Saturday, 7 July 2012

VVVVVV - The Review

Vee Six Time's curtain rises to reveal the dashing Captain Viridian’s cyan silhouette heroically posed on the edge of space. Veteran space explorer and leader of the finest goddamn crew in the Teletext galaxy, The Captain is all about kicking ass and taking names. The ship suddenly starts violently shaking, and Dr Violet takes a lingering ominous stare at The Captain, her life, nay, the entire crew’s life is in danger. “Evacuate!” Cries The Captain, as he watches the hunk of purple pixels that he’s called home for many years start to crumble out into the dark vacuum of space, he takes one deep breath, steps into the teleporter and prays for his life.

The first time I laid eyes on Captain Viridian’s crew, I fell in love with them all, so when I watched him emerge from the teleporter alone, my heart broke for the little guy. I immediately made a pact with The Captain to find every last one of these adorable little rainbow drop coloured bastards even if it killed him. Which it did.

There's no fucking about in this game. The second you step out of the teleporter, it's all up to you. The controls are so simple. You tap any button to flip the gravity, and use the D-pad to move, that's it. In a few seconds you're gymnastically ping ponging from floor to ceiling showing off the captains anti gravity legs, hopping and dropping over trivial V shaped spikes to rescue your cuddly crew members. 

To reach the crew member you have to dart through a fuckton of challenge rooms. Each room takes up the screen entirely, and can take between just a second, free from even a sniff of death, and others can leave you wondering if they're even possible. In later levels you treat platforms like hot plates, Jumping from pinhead sized platform to platform barely gracing the floor with your feet. There are also bottomless pits which loop you around the screen, rooms that chase you along, labyrinths, enemies, the works. Also, each of these bitesized challenge room has it's own fantastically thought out name, which would seem like a waste of time to any AAA developer, but it doubles over the games charm.

In total, Captain Viridian died 1536 times saving his crew and yet it was a joy. The whole time that you're playing you feel jacked up with golden syrup, high as a kite off the cheery chiptune anthems and kaliedascope visuals. The stick figure characters only open their 5 pixel mouths to utter the funniest lines, talking to each other about the way they look in great detail, even though there is no great detail. You can collect pointless trinkets along the way, or listen to broadcasts from your ship. It's charming, it's cute, It's so full of character, so flat and yet so 3 dimensional with it's hilarious chatter, that VVVVVV is for me, completely infallible. It's the only game that I can say that in the past few years has crushed and lifted my heart at the tap of a button.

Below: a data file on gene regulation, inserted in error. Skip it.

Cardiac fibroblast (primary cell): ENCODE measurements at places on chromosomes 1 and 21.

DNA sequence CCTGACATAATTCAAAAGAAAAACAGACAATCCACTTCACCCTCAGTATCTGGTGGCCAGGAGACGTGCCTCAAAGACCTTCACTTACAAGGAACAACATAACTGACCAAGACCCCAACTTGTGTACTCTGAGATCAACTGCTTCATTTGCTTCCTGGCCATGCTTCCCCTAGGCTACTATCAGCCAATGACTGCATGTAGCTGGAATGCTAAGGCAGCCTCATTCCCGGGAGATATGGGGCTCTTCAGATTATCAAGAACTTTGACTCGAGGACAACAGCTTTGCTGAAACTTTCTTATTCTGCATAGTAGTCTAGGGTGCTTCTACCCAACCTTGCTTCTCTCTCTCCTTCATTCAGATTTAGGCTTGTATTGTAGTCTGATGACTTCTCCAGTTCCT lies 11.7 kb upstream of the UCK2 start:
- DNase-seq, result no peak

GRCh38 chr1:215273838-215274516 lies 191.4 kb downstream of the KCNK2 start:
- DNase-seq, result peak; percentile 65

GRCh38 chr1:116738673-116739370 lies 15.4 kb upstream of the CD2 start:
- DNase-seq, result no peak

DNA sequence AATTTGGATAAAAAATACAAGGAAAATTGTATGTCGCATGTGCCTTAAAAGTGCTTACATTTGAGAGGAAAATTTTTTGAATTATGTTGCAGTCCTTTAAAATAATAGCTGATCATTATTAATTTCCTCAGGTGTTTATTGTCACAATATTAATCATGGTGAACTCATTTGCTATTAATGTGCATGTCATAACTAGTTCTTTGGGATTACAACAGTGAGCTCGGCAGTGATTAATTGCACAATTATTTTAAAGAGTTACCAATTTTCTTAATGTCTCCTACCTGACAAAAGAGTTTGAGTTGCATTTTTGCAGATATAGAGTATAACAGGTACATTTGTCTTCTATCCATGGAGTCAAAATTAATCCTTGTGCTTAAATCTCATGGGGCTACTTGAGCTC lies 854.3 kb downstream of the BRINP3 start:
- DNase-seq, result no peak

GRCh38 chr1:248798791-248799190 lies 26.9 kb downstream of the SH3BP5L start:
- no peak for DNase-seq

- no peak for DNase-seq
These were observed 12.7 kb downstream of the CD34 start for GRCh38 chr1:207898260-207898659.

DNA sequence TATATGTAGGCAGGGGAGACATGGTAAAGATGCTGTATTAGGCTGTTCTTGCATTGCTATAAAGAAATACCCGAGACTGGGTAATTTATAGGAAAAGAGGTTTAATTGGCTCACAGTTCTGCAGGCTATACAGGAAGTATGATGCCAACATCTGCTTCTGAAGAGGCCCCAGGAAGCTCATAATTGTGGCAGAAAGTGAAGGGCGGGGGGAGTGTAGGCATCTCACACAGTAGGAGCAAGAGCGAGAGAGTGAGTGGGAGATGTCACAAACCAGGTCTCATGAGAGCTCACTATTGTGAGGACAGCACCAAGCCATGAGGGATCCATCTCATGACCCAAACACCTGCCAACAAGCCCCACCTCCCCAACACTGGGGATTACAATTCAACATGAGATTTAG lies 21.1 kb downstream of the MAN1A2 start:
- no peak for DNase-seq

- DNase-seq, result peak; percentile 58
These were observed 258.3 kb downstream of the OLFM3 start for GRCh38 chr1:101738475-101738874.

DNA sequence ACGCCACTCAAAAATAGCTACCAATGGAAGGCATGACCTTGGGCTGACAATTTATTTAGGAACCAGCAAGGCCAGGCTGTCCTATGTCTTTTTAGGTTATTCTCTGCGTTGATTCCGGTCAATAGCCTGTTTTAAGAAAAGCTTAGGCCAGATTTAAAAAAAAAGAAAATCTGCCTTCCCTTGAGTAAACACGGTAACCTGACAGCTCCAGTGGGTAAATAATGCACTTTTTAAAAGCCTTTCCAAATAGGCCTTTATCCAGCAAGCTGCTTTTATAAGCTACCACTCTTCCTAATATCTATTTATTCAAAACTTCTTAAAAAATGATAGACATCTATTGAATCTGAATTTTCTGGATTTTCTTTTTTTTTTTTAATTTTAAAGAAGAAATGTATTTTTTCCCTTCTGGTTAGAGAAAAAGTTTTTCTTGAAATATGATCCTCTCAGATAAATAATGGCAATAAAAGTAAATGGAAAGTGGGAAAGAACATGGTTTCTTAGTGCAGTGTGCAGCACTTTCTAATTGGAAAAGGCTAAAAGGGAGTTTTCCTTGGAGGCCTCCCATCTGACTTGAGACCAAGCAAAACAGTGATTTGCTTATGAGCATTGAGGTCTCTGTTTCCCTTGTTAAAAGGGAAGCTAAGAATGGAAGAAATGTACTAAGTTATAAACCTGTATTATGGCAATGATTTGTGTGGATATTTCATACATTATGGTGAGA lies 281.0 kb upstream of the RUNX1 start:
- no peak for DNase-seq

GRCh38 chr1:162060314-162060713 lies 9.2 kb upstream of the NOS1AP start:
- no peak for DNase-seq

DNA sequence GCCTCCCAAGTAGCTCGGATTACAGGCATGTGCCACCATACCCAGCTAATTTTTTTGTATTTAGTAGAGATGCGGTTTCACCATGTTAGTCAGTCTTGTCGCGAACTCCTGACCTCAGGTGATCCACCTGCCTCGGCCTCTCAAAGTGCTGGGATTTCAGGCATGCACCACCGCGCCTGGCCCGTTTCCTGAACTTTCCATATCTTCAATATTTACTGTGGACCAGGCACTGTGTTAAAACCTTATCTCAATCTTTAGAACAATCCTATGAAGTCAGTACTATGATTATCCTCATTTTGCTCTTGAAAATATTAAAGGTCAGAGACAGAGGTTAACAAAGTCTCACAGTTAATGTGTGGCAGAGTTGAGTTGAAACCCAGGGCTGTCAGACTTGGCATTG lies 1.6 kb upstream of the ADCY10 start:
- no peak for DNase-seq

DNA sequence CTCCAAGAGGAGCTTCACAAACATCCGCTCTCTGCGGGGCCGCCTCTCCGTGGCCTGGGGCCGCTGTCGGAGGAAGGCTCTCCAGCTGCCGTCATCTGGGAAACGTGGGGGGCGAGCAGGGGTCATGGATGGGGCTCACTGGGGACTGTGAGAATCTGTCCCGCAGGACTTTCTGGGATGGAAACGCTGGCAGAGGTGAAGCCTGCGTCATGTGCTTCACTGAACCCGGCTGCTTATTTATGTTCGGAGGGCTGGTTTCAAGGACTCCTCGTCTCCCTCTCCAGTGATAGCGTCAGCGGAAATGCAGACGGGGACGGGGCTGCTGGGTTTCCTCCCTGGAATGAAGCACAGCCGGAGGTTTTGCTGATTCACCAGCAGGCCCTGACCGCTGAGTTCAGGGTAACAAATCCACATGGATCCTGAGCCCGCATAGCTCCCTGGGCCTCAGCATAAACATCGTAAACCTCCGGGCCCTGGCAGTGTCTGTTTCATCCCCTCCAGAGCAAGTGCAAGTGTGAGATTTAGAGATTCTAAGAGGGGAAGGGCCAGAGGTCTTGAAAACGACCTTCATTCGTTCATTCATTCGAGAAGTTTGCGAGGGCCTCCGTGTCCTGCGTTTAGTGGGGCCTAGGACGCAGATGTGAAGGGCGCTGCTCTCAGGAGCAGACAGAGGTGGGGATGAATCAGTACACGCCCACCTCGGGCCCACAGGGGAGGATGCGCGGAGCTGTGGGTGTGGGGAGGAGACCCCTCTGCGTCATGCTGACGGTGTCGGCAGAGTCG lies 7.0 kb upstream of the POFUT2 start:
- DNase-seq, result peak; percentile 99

There is a great feeling when playing VVVVVV though, which amounts to more than it's gameplay. It's a portal to your youth. It's the sort of game you’d play from the end of school until the room is dark, your eyes wide open and the image burned to your retina. It’s the screaming, wailing, kicking, fizzy drink guzzling kid that you used to be, that carries on against all rational advice, never stopping until you throw up. It bounces off the walls, snap crackle and popping out at you in it's simplistic 3D. It’s an unstoppable classroom giggle which is sweeter, harder and more colourful than an entire jar of jolly ranchers. It was once said that Ocarina of Time is the War and Peace of videogames, well VVVVVV is the Sherbert dip dab, or if you're American it’s coke and mentos that are begging to be mixed together.

Buying this game for £7 on 3DS (£3 on steam) was like swapping a Charmander for a shiny Charizard, so nick it before someone realises it's too cheap. It may be short, but it's creator Terry Cavannah has proved, it's not the size that matters, but what you do with it that counts.

Captain Viridian, I salute you.

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